28 November 2011
Well-done meat fuels prostate cancers
by George Atkinson
The association between meat consumption and prostate cancer has been further strengthened with new findings showing a positive link between the consumption of well-done meats and aggressive prostate cancers.
Lead researcher John Witte, of the University of California - San Francisco, said that the correlation was primarily driven by red meat that was grilled or barbequed, especially when well-done. Past studies that have assessed the impact of dietary factors - including meat consumption - on prostate cancer have given mixed results.
Witte said the new findings, published in the journal PLoS ONE, were based on an assessment of the meat consumption habits of 1,000 male participants. Specifically, he looked at grilled or barbecued beef and hamburger, and how well-done the meats were.
The research team found that among the cooking methods they investigated (grilled/barbequed, pan-fried, microwaved and broiled), only meats that were grilled/barbequed showed a significant association between meat consumption and prostate cancer. This association was even stronger when looking at men with advanced prostate cancer, with a 36 percent higher risk of advanced prostate cancer in the highest quintile of meat consumption compared to the lowest.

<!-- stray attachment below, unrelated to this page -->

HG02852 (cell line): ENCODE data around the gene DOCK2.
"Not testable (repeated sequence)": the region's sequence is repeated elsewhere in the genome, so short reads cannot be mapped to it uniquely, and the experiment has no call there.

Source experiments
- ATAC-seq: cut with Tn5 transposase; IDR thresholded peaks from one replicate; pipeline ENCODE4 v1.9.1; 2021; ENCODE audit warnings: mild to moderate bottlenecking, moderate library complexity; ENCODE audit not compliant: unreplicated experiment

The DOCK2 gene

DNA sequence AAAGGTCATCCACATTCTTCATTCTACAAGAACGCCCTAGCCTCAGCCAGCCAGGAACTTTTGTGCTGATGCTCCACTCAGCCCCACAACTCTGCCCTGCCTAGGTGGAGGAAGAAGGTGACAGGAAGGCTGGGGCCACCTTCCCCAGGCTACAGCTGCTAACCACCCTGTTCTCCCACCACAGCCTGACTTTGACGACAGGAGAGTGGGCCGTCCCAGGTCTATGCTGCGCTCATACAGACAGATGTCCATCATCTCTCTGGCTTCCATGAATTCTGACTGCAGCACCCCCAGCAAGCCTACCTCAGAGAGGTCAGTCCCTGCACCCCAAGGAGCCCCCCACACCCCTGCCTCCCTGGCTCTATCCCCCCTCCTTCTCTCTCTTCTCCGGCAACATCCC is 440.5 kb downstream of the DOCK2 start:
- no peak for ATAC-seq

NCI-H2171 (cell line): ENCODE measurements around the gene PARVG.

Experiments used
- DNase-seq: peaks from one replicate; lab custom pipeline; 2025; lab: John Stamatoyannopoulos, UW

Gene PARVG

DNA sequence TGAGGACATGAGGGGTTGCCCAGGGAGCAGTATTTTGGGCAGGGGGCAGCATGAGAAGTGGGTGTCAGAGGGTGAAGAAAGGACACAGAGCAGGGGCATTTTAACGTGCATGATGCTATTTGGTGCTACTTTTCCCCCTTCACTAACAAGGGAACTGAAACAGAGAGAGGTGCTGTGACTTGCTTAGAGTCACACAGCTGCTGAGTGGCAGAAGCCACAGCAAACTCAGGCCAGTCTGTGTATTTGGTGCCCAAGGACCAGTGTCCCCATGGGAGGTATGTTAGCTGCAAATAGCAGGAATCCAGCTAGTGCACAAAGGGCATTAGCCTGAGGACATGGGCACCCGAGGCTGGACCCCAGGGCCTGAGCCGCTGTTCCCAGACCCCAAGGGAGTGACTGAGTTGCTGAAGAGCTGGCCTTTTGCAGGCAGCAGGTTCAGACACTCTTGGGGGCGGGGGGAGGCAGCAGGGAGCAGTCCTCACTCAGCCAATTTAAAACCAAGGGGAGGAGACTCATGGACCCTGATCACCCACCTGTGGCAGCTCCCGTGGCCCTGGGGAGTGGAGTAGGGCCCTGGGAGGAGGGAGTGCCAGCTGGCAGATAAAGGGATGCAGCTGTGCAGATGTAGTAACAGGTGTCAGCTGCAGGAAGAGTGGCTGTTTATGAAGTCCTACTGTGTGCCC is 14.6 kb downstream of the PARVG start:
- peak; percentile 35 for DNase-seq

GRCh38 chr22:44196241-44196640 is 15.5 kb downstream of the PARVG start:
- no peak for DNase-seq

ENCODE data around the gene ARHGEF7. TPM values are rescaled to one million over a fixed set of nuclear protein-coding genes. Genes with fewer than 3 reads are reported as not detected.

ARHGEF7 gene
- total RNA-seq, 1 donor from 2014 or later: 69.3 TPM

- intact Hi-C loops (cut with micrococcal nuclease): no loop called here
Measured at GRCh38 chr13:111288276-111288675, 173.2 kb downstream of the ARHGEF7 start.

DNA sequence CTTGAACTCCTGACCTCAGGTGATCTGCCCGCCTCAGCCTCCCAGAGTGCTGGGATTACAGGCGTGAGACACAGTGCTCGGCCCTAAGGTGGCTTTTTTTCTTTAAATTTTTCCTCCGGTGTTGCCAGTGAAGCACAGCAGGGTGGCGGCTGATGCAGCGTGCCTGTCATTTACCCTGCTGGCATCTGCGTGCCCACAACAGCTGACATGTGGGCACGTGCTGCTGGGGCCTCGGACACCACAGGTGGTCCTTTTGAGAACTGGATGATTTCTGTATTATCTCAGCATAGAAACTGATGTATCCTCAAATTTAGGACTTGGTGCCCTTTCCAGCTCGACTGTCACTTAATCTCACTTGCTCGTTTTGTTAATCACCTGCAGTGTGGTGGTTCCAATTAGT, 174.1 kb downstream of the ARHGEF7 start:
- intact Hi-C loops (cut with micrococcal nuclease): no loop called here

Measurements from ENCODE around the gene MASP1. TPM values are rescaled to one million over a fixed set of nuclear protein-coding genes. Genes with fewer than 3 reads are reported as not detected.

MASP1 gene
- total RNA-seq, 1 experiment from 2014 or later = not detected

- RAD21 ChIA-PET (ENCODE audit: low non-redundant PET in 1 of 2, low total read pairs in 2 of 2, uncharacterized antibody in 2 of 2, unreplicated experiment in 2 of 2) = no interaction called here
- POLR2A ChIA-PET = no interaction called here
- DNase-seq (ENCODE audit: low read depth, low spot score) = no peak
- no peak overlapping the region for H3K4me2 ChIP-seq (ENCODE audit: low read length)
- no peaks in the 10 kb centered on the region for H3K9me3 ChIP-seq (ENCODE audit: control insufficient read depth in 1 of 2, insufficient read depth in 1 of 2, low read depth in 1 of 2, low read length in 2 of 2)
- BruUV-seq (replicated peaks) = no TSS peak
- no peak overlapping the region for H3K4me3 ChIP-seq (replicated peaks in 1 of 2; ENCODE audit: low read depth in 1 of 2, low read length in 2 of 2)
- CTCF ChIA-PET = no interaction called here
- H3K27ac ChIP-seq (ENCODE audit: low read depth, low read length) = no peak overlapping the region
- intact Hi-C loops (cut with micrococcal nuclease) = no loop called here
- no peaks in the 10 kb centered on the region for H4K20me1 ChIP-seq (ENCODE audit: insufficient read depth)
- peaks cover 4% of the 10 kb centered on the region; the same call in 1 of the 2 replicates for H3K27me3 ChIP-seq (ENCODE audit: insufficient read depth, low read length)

Witte believes the increased risk of prostate cancer is due to higher levels of carcinogens in meat that is barbequed. "The mechanism through which the consumption of well-done meat may increase prostate cancer risk is via the release of mutagenic compounds during cooking. Heterocyclic amines and polycyclic aromatic hydrocarbons are chemicals formed when muscle meat such as beef, pork, fish or chicken are cooked by high temperature methods such as pan frying or cooking over an open flame. Polycyclic aromatic hydrocarbons [PAHs] develop from smoking or grilling meat over an open fire. Fat and juices from cooking meat drip into the fire, causing flames that contain PAHs to coat the surface of the meat. Heterocyclic amines are mutagenic compounds formed during high temperature or long cooking of meat," he explained.
The study cautions that other (so far unidentified) molecules may also increase risk and further studies are required to better characterize the potential role of these compounds in prostate carcinogenesis and to see whether any of these compounds may be targeted for the treatment of prostate cancer.
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Source: Public Library of Science